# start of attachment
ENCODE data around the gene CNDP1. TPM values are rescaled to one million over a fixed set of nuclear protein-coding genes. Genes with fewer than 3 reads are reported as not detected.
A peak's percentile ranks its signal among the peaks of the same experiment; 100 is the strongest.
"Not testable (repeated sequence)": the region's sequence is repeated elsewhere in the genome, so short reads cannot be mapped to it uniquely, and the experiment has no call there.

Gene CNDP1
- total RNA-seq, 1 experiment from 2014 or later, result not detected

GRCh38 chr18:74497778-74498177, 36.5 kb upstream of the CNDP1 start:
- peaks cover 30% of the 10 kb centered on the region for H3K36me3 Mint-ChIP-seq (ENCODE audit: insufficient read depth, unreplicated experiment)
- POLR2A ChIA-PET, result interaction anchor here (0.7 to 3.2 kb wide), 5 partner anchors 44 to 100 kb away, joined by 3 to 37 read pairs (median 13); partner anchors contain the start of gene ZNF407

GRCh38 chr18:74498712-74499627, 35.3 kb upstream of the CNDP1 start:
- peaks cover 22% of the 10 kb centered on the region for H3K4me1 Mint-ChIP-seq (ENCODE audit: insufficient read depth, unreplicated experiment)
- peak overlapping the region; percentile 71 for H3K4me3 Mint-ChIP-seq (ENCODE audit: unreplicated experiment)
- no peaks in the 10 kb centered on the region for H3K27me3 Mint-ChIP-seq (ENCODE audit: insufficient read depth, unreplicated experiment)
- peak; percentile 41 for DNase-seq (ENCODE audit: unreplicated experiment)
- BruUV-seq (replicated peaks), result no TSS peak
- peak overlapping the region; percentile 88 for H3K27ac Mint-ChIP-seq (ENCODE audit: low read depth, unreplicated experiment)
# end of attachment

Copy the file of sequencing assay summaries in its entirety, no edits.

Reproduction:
ENCODE data around the gene CNDP1. TPM values are rescaled to one million over a fixed set of nuclear protein-coding genes. Genes with fewer than 3 reads are reported as not detected.
A peak's percentile ranks its signal among the peaks of the same experiment; 100 is the strongest.
"Not testable (repeated sequence)": the region's sequence is repeated elsewhere in the genome, so short reads cannot be mapped to it uniquely, and the experiment has no call there.

Gene CNDP1
- total RNA-seq, 1 experiment from 2014 or later, result not detected

GRCh38 chr18:74497778-74498177, 36.5 kb upstream of the CNDP1 start:
- peaks cover 30% of the 10 kb centered on the region for H3K36me3 Mint-ChIP-seq (ENCODE audit: insufficient read depth, unreplicated experiment)
- POLR2A ChIA-PET, result interaction anchor here (0.7 to 3.2 kb wide), 5 partner anchors 44 to 100 kb away, joined by 3 to 37 read pairs (median 13); partner anchors contain the start of gene ZNF407

GRCh38 chr18:74498712-74499627, 35.3 kb upstream of the CNDP1 start:
- peaks cover 22% of the 10 kb centered on the region for H3K4me1 Mint-ChIP-seq (ENCODE audit: insufficient read depth, unreplicated experiment)
- peak overlapping the region; percentile 71 for H3K4me3 Mint-ChIP-seq (ENCODE audit: unreplicated experiment)
- no peaks in the 10 kb centered on the region for H3K27me3 Mint-ChIP-seq (ENCODE audit: insufficient read depth, unreplicated experiment)
- peak; percentile 41 for DNase-seq (ENCODE audit: unreplicated experiment)
- BruUV-seq (replicated peaks), result no TSS peak
- peak overlapping the region; percentile 88 for H3K27ac Mint-ChIP-seq (ENCODE audit: low read depth, unreplicated experiment)